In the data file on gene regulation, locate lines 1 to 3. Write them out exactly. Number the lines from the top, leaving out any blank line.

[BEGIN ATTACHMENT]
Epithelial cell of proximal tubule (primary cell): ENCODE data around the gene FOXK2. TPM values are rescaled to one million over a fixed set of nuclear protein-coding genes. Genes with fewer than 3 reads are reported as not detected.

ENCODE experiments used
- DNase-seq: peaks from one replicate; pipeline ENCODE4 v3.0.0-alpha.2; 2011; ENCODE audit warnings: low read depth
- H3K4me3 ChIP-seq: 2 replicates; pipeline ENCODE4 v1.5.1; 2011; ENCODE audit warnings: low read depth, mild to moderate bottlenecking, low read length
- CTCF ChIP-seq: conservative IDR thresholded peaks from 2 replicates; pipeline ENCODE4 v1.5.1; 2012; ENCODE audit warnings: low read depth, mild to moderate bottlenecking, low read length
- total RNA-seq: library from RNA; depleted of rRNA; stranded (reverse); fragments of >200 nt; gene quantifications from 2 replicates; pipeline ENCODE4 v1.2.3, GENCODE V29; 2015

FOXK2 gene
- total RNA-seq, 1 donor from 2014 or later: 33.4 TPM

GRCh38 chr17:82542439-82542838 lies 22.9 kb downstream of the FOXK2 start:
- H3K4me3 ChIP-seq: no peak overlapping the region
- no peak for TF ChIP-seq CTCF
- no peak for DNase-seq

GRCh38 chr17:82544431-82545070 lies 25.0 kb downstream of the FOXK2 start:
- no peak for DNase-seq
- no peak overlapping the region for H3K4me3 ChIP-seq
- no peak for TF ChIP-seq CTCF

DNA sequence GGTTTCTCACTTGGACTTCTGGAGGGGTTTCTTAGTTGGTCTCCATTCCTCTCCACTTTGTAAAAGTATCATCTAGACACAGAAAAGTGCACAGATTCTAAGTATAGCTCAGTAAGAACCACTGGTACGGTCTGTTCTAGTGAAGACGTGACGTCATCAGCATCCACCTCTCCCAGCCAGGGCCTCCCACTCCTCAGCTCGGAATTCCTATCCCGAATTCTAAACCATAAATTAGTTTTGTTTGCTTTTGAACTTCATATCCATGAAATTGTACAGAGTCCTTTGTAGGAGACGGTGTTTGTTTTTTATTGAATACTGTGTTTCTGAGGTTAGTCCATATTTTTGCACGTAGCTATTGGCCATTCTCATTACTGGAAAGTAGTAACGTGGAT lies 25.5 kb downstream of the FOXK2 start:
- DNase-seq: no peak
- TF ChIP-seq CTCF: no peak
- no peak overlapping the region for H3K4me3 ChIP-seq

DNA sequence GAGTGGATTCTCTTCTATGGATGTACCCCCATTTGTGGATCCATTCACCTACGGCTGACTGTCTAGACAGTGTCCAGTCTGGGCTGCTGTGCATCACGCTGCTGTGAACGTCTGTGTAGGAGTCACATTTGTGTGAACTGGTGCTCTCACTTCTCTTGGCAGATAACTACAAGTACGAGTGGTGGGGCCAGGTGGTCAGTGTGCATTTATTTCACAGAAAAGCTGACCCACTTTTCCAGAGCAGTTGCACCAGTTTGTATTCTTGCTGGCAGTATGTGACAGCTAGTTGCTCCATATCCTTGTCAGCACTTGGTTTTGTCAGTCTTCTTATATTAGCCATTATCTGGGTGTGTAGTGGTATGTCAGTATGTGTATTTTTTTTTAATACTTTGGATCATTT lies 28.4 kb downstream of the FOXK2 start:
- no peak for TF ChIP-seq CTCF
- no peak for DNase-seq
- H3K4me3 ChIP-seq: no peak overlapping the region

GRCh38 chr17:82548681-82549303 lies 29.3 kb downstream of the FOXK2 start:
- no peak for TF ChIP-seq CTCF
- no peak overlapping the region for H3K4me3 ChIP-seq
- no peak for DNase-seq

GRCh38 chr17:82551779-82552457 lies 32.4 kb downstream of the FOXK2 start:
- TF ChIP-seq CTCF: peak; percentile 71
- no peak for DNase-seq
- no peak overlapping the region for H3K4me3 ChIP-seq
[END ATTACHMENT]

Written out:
Epithelial cell of proximal tubule (primary cell): ENCODE data around the gene FOXK2. TPM values are rescaled to one million over a fixed set of nuclear protein-coding genes. Genes with fewer than 3 reads are reported as not detected.

ENCODE experiments used
- DNase-seq: peaks from one replicate; pipeline ENCODE4 v3.0.0-alpha.2; 2011; ENCODE audit warnings: low read depth